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Tuesday, August 14, 2012

End of Leadership: Post #4--Revolt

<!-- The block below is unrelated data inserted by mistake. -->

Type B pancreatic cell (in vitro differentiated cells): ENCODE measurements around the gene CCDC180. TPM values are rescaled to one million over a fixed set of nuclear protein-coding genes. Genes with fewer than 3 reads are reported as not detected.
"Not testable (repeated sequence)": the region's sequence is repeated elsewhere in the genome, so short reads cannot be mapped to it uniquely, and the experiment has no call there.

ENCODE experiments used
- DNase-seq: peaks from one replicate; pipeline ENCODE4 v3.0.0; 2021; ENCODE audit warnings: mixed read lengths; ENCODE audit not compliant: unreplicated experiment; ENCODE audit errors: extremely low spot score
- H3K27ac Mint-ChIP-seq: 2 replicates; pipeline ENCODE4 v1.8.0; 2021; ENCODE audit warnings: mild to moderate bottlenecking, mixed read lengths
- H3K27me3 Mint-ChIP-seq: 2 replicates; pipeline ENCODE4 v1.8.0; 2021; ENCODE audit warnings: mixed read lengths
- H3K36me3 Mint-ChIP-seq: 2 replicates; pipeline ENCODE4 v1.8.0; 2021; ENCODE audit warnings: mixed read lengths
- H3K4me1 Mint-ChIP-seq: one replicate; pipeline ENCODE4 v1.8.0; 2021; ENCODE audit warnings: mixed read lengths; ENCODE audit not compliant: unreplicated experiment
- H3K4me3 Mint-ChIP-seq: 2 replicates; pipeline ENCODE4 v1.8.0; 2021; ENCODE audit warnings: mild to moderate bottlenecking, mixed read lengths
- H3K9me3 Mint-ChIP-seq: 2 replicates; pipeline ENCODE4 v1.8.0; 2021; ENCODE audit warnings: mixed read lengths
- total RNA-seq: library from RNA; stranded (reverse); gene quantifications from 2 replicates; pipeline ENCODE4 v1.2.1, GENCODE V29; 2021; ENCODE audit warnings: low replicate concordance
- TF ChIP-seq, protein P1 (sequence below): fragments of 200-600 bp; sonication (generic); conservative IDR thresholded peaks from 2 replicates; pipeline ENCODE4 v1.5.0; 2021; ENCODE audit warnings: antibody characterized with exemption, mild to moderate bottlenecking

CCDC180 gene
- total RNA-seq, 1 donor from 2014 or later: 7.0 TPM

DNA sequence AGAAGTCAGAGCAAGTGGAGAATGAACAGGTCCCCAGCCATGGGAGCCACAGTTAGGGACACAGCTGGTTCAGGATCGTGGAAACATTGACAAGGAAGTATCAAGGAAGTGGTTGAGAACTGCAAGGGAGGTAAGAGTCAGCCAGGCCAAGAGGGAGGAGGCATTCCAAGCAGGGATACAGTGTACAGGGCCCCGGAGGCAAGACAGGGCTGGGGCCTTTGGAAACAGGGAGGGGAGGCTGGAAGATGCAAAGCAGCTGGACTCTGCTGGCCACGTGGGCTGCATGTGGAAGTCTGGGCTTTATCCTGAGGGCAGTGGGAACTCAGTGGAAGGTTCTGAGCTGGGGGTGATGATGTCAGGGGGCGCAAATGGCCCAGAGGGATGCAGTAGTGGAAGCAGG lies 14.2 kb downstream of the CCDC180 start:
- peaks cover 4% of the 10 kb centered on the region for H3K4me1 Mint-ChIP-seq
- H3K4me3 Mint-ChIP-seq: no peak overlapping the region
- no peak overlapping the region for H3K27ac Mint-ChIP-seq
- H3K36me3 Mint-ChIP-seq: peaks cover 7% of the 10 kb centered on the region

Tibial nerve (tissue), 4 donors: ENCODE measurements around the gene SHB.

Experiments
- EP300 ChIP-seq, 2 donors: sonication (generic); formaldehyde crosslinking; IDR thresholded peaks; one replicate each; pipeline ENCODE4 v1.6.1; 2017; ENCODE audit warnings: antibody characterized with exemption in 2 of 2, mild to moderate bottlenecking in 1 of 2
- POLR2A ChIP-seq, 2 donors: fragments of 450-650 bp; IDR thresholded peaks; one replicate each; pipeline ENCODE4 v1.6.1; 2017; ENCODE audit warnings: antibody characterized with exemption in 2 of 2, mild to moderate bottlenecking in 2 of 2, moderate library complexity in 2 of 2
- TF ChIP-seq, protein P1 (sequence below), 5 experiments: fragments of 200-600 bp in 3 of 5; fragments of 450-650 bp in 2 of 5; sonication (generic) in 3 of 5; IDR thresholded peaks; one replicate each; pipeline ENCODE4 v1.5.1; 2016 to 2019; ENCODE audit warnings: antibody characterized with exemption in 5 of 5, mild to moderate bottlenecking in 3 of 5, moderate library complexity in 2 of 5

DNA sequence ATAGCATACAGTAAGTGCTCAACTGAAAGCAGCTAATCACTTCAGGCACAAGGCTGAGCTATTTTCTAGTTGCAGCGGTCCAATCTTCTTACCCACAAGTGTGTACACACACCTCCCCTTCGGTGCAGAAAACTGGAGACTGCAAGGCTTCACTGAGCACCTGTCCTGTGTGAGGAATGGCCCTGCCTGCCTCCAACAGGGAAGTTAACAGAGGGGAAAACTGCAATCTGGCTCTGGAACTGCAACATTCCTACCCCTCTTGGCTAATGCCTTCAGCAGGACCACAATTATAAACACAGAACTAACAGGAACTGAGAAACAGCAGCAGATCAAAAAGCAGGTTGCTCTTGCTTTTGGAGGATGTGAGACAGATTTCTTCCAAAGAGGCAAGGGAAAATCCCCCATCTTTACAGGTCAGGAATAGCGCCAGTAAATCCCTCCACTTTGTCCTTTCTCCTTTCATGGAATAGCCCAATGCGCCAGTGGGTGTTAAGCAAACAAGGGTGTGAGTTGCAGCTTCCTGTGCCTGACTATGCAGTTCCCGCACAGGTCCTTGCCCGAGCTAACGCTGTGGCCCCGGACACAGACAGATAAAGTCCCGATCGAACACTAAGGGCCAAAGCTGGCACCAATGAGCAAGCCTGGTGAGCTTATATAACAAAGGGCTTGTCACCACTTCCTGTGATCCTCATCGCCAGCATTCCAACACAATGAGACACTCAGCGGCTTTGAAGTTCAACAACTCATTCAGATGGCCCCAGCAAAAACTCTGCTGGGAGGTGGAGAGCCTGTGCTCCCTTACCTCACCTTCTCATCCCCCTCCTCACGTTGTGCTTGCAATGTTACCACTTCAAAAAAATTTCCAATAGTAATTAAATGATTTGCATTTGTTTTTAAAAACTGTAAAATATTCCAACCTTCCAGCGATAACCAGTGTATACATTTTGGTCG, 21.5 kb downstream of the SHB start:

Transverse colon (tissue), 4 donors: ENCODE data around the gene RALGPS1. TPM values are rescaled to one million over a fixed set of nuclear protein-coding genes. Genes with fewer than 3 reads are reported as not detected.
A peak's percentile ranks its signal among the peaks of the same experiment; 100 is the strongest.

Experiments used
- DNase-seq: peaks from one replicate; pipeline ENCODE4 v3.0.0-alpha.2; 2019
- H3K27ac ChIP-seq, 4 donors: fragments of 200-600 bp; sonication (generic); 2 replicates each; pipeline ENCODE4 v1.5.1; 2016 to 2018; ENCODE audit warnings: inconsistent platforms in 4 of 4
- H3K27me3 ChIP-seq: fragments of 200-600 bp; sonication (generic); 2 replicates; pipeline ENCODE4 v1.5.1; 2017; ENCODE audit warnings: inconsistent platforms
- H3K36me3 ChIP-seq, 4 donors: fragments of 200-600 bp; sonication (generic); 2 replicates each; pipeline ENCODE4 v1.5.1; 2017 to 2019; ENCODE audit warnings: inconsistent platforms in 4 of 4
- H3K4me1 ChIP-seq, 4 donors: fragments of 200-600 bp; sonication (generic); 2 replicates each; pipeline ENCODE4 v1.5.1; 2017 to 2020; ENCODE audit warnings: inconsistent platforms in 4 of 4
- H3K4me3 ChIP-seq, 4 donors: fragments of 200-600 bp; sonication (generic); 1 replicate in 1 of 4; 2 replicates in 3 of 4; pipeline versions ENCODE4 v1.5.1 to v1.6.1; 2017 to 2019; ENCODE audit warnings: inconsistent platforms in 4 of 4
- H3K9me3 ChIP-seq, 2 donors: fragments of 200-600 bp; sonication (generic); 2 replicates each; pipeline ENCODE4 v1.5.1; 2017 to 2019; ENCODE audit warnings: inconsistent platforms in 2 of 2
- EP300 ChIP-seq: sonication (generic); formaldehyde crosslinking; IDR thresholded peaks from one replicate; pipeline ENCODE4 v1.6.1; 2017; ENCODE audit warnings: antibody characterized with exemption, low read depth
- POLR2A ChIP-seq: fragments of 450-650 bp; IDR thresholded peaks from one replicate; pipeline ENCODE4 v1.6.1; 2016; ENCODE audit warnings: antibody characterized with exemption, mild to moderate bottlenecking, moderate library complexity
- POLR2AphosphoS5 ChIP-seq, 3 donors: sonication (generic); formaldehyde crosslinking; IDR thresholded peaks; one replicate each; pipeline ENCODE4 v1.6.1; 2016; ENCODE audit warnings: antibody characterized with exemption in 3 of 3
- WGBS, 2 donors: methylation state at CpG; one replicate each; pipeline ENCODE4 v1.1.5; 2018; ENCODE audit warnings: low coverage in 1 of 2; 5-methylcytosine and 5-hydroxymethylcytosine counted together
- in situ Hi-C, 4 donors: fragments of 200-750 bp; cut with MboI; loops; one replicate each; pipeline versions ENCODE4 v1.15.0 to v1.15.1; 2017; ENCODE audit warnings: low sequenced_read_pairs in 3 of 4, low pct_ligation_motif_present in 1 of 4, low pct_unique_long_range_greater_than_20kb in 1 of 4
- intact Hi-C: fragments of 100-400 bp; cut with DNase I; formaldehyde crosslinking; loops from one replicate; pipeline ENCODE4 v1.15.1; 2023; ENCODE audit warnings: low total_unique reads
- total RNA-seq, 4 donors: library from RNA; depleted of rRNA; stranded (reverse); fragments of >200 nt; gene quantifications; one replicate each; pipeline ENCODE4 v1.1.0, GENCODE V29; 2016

Leadership Revolt: In 1632, John Locke unleashed his theory of private property and reinforced Hobbs’ “social contract” theory, whereby leaders rule only by the consent of the governed. Inherent in Locke’s thinking was that leaders were accountable and removable by followers (the electorate). Finally, it’s believed that when Jefferson wrote the Declaration of Independence, he had a copy of Locke’s Second Treatise of Government opened up on his desk. Change spread from England, to France, to America. Indeed the American Revolution marked a huge shift in moving power from the rulers to the people (“We the people….”). The opposition to power—shift from leaders to followers—is found in the writings of Jefferson (The Declaration of Independence), Paine (Common Sense); and Thoreau (Resistance to Civil Government). The world of leadership had truly shifted in a very important way.

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